greg kotis

Urinetown playwright Greg Kotis. 

In a world where people have to pay to pee, can anyone be truly free?

For the characters in Urinetown, The Musical — which closes Skylight Music Theatre’s 2017–18 season — the answer is a little less “fluid” than you might think.

The Tony Award-winning satire, which opened on Broadway in 2001, creates a dystopian future with a world so environmentally damaged that water must be severely rationed. Consequently, home toilets have disappeared and that most necessary of human functions has become, if you will, a profit stream for a single large corporation, the Urine Good Company.

Violators of the law — many just people too poor to pay to pee — are sent to Urinetown, a penal colony, never to be seen again. A rebellion ensues and, in the manner of all musical comedies, the free-to-pee movement wins the day. 

Everyone lives happily ever after, at least until the water runs out. But until then, the humor flows freely.

“This is a really, really funny and sharply pointed satire that’s frighteningly relevant today,” says Skylight artistic director Ray Jivoff, who directs the show. “A rich, corrupt corporate guy raising fees to use the restroom strikes a chord with our current situation.

“It might actually be too relevant,” he adds.

Playwright Greg Kotis wrote the show’s book and, with composer Mark Hollman, also wrote the lyrics, many of which are sendups of other musicals, including Les Misérables and The Threepenny Opera.

But there’s also a very serious message contained within. Talking from his New York City home, Kotis recounted the show’s origins and purpose in a conversation with the Wisconsin Gazette.


WiG: It’s well-known that your encounter with a pay toilet in Europe sparked the idea for Urinetown. Is there more to the story?

Greg Kotis: My reaction was influenced by two things in particular — spending a week in Romania prior to bumming around Europe, where I found the pay toilet, and moving to New York City.

I was in Sibiu, which is in Transylvania, in 1995 with (Chicago-based experimental theater troupe) The Neo-Futurists to perform at a theater festival. Some of the worst horrors of World War II happened in Romania and the Ceaușescu regime was only five years in the past. The weight and grimness of that history felt very present to me.

Ceaușescu imposed severe austerity measures on his people and maintained power with a brutal police state. He fell victim to a popular uprising, much like Caldwell B. Cladwell, the villain at the center of Urinetown.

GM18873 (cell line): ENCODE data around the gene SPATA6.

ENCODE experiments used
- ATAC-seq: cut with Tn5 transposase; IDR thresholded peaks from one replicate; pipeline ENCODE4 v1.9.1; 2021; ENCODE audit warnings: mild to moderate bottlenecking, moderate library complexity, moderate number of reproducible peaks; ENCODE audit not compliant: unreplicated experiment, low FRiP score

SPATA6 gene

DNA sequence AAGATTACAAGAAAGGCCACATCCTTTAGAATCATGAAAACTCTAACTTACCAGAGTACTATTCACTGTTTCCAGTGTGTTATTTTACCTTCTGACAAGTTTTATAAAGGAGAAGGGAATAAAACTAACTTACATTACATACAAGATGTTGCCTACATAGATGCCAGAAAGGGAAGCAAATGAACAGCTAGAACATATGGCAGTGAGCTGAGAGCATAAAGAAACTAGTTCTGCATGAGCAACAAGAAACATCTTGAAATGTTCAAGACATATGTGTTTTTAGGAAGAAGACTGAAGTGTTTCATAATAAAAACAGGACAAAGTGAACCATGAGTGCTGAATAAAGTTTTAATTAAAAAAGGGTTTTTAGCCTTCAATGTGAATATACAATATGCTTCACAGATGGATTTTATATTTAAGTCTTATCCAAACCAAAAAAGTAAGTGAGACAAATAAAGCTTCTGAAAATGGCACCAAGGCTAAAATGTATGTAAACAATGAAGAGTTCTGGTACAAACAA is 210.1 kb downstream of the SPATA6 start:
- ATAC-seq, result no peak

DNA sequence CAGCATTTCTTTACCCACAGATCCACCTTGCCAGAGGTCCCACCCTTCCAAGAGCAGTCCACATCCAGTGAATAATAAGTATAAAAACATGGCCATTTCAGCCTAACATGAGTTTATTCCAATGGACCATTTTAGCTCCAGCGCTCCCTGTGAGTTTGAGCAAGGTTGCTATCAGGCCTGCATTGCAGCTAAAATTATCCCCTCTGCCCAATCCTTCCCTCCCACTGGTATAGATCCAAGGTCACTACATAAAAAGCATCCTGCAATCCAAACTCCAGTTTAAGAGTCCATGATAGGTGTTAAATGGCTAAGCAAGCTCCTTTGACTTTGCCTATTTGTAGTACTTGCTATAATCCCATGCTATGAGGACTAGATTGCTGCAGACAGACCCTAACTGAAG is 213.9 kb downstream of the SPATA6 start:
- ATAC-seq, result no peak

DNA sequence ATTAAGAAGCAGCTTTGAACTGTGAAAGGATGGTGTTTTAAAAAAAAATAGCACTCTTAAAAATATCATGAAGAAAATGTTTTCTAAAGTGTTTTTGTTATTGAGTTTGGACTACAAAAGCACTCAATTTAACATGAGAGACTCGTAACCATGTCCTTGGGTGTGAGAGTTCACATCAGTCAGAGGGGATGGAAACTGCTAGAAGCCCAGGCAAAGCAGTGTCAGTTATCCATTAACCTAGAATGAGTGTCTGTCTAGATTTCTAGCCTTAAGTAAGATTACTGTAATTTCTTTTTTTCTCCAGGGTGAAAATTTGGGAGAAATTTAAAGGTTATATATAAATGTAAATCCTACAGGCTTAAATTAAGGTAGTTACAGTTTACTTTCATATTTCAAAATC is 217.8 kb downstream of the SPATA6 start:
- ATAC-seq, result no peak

The New York I then moved to was a city of extreme wealth and extreme poverty, very public homelessness, a big police presence, and a squalid sprawl that went on forever in every direction. These elements are also present in Urinetown 

So, while the bathroom idea was the show’s spark, the realities of Romania and New York City shaped the story in important ways.


Is there a reason you chose the absence of free bathroom privileges as your satiric platform?

Plenty has been written about every other bodily function, except this equally essential one. Hunger has been a motivator, as has lust, and heat or cold, but not this. I suppose if I had any inkling of a career or a reputation to protect, I would have ignored the idea. But in a strangely lucky way, I didn’t have much to lose. 


What’s the lesson here?

Urinetown is, among other things, a plea for sustainability. The central question of our time, I believe, will be whether or not we manage the consequences of our success as a species. Everything else hinges on how we respond to that question.  

Historically speaking, we live in a moment of relative power and comfort, and yet still we’re unable to check our excesses. The Paris Accord  was the latest and perhaps most ambitious — albeit insufficient — effort by those who govern to address these issues, and the response of the governed was to throw them out of power.  

This is a gross oversimplification of the last few years in politics, of course, and one that ignores every other issue and assumes the good intentions of those who govern. That’s a big assumption! 

We the governed know what’s coming, and we choose to ignore it.


What is the application of these lessons to the current presidential administration?

A reporter who covered the opening of Urinetown in Mexico City last year pointed out to me that the show was about both environmental and political sustainability. This struck me as a sharp insight into the show, one that hadn’t really occurred to me before.  

What we have in America right now does not feel sustainable, politically speaking. Moneyed interests control politicians, who enact laws that enrich the moneyed interests who pay the politicians, and so on. One explanation for the 2016 election is that it was a sloppy, ill-informed, bone-headed, manipulated, potentially disastrous revolt against that cycle. It’s not a complete explanation, but may be worth taking seriously.  

What would political sustainability look like? How do we, the governed, find our way toward some kind coherence and unity and direct those who govern us to lead us toward a sustainable future? 

These are also questions inherent in the play, and they’re much easier to ask than they are to answer.


Does Urinetown sufficiently address these issues?

It seemed like a new and fun way to explore all the realities of how we organize ourselves socially and politically. Thinking up dystopian worlds is my idea of fun, I guess. 

Skylight Music Theatre's production of Urinetown, The Musical runs May 18 – June 10 at the Cabot Theatre in the Broadway Theatre Center, 158 N. Broadway, Milwaukee. Tickets are $28.50 to $73.50 and can be purchased by calling the box office at 414-291-7800 or visiting


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